# Does the series $\sum\limits_{n=1}^\infty\frac{\ (-1)^n \log(n)}{\sqrt{n}}$ converge?

The following series (OEIS A265162) converge or diverge?

$$\sum_{n=1}^\infty\frac{\ (-1)^n \log(n)}{\sqrt{n}}$$

I have proved that this series diverges absolutely.

I tried to use Leibniz criterion:

1. $$a_n >0$$ definitively.
2. The limit of $$a_n=0$$ (as n tends to infinity).
3. $$\log(n)/\sqrt n >\log(n+1)/\sqrt{n+1}$$ definitively

it's ok?

• That is what you need to show, yes. Best to be explicit about what $a_n$ is from the start. You obviously can't just assert (2) and (3), but have to prove them. – Thomas Andrews Jan 23 '13 at 14:28
• 1) and 2) are obvious; 3) it's proved with some passages and with passage to the limit. But wolfram said: "sum does not converge, ratio test inconclusive, root test inconclusive" – user55114 Jan 23 '13 at 14:33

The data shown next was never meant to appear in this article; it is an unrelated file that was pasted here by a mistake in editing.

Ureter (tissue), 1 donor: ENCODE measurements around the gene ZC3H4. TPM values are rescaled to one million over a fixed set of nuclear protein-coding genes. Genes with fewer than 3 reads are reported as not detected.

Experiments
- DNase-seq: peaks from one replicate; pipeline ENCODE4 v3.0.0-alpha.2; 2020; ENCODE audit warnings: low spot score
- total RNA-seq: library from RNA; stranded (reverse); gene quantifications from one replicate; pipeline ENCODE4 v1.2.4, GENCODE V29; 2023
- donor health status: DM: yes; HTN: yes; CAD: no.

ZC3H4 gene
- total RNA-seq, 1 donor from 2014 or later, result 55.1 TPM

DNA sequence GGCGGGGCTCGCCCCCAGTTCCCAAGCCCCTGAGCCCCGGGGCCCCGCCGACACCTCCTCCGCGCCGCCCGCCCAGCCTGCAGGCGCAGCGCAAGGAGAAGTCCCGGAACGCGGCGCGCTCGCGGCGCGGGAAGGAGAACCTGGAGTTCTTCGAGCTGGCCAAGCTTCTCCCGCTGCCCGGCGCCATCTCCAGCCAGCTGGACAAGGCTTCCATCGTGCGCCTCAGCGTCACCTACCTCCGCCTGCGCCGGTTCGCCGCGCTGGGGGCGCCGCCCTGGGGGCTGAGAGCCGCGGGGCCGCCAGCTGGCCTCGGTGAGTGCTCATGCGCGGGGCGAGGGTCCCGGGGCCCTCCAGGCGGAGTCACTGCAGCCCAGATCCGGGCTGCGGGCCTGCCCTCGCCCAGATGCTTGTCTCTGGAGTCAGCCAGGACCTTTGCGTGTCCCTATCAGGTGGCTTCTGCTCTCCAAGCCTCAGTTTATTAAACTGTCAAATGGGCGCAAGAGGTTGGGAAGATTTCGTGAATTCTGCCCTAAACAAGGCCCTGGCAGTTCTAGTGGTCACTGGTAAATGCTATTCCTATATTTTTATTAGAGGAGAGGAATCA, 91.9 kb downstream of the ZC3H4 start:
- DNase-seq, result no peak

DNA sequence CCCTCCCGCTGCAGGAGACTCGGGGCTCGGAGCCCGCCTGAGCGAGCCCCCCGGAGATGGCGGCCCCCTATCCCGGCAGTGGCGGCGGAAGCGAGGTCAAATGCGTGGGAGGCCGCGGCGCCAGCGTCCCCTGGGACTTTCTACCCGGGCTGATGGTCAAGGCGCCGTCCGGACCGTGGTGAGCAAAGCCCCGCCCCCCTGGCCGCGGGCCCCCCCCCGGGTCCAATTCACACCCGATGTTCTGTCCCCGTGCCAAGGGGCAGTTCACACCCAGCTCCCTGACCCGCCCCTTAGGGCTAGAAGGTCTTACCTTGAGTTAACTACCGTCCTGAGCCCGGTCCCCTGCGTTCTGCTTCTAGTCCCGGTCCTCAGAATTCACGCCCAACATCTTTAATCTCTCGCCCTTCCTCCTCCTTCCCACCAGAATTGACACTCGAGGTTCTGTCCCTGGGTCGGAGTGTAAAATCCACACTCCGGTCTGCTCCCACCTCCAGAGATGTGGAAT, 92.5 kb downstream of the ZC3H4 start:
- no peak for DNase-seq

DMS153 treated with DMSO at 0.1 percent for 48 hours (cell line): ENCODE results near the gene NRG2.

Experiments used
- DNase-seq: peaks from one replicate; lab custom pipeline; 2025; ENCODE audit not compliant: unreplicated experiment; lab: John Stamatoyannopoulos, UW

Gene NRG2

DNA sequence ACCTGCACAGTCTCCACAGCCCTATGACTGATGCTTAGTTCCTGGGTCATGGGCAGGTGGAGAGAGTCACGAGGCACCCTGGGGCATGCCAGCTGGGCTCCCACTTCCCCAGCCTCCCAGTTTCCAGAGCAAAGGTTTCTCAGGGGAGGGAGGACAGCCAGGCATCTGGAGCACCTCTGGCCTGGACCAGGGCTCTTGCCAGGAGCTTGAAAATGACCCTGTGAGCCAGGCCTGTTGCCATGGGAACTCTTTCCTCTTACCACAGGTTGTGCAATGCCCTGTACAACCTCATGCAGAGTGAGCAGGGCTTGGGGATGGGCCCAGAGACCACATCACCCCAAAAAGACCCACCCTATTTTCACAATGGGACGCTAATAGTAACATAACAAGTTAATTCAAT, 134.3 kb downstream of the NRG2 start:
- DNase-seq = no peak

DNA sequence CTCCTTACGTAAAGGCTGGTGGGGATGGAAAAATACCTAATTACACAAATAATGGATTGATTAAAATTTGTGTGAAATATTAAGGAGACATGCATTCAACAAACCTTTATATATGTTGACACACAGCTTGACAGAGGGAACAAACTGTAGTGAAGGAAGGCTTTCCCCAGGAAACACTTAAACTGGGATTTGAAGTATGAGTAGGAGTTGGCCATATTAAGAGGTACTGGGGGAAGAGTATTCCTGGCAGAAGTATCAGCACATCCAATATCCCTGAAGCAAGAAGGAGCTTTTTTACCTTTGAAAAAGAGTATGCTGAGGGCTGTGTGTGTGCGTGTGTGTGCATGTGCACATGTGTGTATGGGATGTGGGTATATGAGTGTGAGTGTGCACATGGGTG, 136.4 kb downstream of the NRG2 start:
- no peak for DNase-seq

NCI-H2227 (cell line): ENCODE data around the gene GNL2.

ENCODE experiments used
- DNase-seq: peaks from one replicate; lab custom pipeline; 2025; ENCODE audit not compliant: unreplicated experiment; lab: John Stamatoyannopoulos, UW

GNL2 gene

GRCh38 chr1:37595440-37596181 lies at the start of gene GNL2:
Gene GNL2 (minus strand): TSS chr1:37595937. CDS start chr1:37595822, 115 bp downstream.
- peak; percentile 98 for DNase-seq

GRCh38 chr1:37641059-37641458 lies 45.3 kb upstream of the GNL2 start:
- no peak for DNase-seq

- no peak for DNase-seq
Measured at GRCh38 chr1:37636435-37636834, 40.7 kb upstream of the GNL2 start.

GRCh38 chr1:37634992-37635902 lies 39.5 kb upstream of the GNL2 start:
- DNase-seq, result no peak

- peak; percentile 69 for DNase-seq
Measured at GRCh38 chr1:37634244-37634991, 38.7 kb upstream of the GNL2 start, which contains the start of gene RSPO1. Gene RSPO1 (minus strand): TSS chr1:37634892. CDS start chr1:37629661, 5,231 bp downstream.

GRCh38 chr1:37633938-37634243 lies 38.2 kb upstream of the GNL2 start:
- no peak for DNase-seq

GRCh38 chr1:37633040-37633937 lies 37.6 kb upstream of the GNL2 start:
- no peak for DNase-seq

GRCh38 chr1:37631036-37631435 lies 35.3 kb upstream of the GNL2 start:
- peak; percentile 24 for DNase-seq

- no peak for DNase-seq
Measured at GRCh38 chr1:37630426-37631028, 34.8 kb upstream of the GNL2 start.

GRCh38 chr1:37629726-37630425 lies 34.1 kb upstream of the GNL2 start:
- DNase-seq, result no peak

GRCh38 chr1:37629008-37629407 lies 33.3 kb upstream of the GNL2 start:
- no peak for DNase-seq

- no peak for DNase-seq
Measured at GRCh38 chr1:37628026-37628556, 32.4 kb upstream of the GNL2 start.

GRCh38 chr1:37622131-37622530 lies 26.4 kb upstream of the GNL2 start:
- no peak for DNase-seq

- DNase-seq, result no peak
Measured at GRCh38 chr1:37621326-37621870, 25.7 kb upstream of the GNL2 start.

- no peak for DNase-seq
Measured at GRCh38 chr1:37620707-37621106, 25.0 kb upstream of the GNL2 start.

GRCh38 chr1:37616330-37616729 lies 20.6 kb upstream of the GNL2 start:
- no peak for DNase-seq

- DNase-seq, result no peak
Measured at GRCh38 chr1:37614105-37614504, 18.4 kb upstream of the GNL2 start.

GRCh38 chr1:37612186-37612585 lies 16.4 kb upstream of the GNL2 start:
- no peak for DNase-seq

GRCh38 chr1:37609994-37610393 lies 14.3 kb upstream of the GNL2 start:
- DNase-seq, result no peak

• How can you prove (3) by passing to the limit, when you are trying to prove it for specific values, or do you just mean the function is strictly dereasing as a continuous function? – Thomas Andrews Jan 23 '13 at 14:36

Having this, it is simple to determine the convergence of the original problem.